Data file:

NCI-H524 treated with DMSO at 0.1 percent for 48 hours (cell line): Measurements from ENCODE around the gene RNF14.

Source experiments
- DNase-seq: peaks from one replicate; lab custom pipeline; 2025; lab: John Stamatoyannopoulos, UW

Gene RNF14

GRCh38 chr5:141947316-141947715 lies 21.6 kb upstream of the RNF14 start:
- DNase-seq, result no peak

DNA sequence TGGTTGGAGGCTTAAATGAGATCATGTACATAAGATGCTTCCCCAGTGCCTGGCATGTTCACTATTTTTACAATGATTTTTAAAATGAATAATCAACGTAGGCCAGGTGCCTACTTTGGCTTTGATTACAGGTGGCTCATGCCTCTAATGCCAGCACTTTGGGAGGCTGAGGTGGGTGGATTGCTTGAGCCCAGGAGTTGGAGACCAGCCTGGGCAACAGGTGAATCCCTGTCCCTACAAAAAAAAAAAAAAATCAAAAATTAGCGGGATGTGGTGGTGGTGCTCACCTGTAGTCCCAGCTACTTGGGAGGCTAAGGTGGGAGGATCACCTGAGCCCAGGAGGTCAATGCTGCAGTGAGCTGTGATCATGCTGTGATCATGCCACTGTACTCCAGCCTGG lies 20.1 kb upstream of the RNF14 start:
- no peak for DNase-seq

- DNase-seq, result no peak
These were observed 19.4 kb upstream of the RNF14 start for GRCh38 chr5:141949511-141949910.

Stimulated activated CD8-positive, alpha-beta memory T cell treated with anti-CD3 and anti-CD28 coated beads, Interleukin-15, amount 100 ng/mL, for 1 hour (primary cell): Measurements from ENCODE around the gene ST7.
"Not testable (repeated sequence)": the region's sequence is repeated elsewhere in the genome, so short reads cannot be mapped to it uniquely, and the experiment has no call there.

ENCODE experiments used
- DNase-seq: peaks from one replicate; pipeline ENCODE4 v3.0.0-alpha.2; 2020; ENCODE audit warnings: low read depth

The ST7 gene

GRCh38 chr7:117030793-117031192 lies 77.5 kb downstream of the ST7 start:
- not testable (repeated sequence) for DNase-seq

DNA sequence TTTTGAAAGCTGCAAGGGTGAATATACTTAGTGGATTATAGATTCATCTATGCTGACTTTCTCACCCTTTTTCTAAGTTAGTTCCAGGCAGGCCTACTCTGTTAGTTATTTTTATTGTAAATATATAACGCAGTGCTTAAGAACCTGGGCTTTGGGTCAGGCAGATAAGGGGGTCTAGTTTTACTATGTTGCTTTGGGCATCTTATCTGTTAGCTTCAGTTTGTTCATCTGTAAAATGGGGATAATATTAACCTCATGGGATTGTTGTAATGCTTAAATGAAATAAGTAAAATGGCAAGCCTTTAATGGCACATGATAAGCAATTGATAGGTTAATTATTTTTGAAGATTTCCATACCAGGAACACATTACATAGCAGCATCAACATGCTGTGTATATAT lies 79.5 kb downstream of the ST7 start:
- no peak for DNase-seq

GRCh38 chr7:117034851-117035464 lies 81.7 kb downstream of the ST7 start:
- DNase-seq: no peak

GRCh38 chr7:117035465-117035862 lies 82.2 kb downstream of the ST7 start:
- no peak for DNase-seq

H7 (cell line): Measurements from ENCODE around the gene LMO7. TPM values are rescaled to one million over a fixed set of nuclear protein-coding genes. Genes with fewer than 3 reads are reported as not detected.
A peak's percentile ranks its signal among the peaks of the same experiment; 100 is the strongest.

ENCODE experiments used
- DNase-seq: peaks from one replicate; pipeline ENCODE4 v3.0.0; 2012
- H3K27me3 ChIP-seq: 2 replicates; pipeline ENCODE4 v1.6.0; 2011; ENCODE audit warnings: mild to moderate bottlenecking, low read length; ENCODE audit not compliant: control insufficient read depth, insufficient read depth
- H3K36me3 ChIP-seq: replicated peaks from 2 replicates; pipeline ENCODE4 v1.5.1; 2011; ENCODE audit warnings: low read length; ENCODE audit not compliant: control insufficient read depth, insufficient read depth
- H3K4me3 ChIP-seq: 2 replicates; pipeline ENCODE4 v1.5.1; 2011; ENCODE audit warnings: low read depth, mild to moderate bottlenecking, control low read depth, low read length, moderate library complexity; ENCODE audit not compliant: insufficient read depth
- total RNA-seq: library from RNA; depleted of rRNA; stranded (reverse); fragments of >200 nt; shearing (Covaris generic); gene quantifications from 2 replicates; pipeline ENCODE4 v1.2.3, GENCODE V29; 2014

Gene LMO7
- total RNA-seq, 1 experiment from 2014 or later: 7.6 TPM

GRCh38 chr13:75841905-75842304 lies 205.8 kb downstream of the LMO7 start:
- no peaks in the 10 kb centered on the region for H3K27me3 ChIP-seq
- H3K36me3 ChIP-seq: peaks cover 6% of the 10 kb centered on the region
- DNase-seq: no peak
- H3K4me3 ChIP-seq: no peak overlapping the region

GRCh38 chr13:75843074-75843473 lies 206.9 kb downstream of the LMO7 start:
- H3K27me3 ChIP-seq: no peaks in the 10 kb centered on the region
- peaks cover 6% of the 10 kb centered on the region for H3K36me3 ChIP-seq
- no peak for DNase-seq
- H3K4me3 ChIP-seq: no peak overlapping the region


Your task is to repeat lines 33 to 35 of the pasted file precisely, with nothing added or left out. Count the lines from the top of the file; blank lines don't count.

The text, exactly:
- total RNA-seq, 1 experiment from 2014 or later: 7.6 TPM

GRCh38 chr13:75841905-75842304 lies 205.8 kb downstream of the LMO7 start:
- no peaks in the 10 kb centered on the region for H3K27me3 ChIP-seq